Usage Notes - Analytics Database - Teradata Vantage

SQL Data Manipulation Language

Analytics Database
Teradata Vantage
Release Number
June 2022
English (United States)
Last Update
Product Category
Teradata Vantage™

Rules and Restrictions for Using the SAMPLE Clause

The rules and restrictions are:
  • If a fraction_description results in no rows being returned, a warning is generated.
  • If a count_description cannot be completely satisfied, a warning is generated and the sample size is reduced to the number of remaining rows.
  • No more than 16 samples can be requested per fraction description or count description.
  • A sampling request cannot be repeated. The identical sampling query run twice against the same data will report different rows in the result.
  • Sampling can be used in a derived table, view, or INSERT SELECT to reduce the number of rows to be considered for further computation.
  • If an INSERT SELECT statement specifies a SAMPLE clause that selects a set of rows from a source MULTISET table, but inserts them into a target SET table, and the sampled row set contains duplicates, the number of rows inserted into the target SET table might be fewer than the number requested in the SAMPLE clause.

    The condition occurs because SET tables reject attempts to insert duplicate rows into them. The result is that the INSERT portion of the INSERT SELECT statement inserts only distinct rows into SET target tables. As a result, the number of rows inserted into the target table can be fewer than the number specified in the SAMPLE clause.

    For example, if an INSERT SELECT statement SAMPLE clause requests a sample size of 10 rows, and there are duplicate rows from the MULTISET source table in the collected sample, the system rejects the duplicate instances when it attempts to insert the sampled rows into the SET table and inserts only the distinct rows from the sample set. In other words, you could request a sample of 10 rows, but the actual number of rows inserted into the target table could be fewer than 10 if there are duplicate rows in the sampled row set.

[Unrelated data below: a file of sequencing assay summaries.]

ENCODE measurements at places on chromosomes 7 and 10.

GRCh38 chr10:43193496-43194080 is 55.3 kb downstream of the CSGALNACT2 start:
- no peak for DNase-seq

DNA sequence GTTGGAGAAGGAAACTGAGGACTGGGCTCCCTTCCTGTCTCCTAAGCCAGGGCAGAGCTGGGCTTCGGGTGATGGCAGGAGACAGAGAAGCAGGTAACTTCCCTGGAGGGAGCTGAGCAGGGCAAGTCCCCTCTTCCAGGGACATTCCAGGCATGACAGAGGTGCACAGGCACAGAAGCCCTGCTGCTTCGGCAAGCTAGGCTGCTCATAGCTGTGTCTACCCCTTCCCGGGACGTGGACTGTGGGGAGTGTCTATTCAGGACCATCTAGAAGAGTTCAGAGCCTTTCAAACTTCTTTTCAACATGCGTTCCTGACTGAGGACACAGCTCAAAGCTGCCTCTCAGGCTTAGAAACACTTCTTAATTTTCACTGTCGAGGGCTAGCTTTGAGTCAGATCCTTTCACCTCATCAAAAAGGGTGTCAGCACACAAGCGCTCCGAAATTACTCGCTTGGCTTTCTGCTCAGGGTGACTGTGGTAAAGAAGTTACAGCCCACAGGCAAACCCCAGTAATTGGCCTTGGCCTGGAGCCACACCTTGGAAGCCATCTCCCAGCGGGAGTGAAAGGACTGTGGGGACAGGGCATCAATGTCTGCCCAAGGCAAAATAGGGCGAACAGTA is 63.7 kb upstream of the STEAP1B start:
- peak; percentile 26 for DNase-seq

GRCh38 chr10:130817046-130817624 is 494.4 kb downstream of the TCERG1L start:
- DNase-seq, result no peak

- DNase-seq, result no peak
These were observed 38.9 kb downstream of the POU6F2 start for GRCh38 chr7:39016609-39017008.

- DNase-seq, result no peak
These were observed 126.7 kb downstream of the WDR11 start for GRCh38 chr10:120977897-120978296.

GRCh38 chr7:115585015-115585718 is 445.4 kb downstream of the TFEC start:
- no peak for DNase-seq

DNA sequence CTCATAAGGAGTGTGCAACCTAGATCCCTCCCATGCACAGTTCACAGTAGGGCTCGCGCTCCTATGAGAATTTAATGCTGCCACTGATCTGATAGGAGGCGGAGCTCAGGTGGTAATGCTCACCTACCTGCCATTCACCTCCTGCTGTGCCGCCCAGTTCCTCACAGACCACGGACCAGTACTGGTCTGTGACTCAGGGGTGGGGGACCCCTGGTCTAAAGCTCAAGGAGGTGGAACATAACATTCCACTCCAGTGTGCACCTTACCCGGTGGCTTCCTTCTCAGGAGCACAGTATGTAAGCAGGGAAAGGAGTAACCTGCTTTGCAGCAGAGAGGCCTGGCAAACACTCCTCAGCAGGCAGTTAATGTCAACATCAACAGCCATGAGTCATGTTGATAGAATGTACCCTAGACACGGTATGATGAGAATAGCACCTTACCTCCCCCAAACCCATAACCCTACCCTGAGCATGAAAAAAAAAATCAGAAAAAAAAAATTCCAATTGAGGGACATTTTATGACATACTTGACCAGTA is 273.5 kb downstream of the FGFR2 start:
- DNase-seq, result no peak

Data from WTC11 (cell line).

The system does not return any warning or information message when this condition occurs.

  • You cannot specify a SAMPLE clause in a WHERE, HAVING, QUALIFY, or ON clause of a subquery.
  • You cannot specify the SAMPLE clause in a SELECT statement that uses the set operators UNION, INTERSECT, or MINUS.
  • You can only specify a scalar UDF for search_condition if it is invoked within an expression and returns a value expression.
  • You cannot specify a SAMPLE clause in a query that specifies the GROUP BY clause and any of the following extended grouping options.
    • CUBE
    • ROLLUP

      An exception is a query where the GROUP BY clause and extended grouping option appear in a derived table or view and the SAMPLE clause appears in the outer query.

  • A SELECT statement that includes the TOP n operator cannot also specify the SAMPLE clause.


  • SAMPLE operates on the evaluated output of the table expression, which can include a WHERE clause and GROUP BY, HAVING, or QUALIFY clauses, sampling the result according to user specification.
  • You can specify sampling either with or without replacement.
  • You can specify sample allocation as either randomized or proportional.
  • You can use the SAMPLEID expression to identify the samples to which the rows belong. See SAMPLEID Expression.

Simple Random Sampling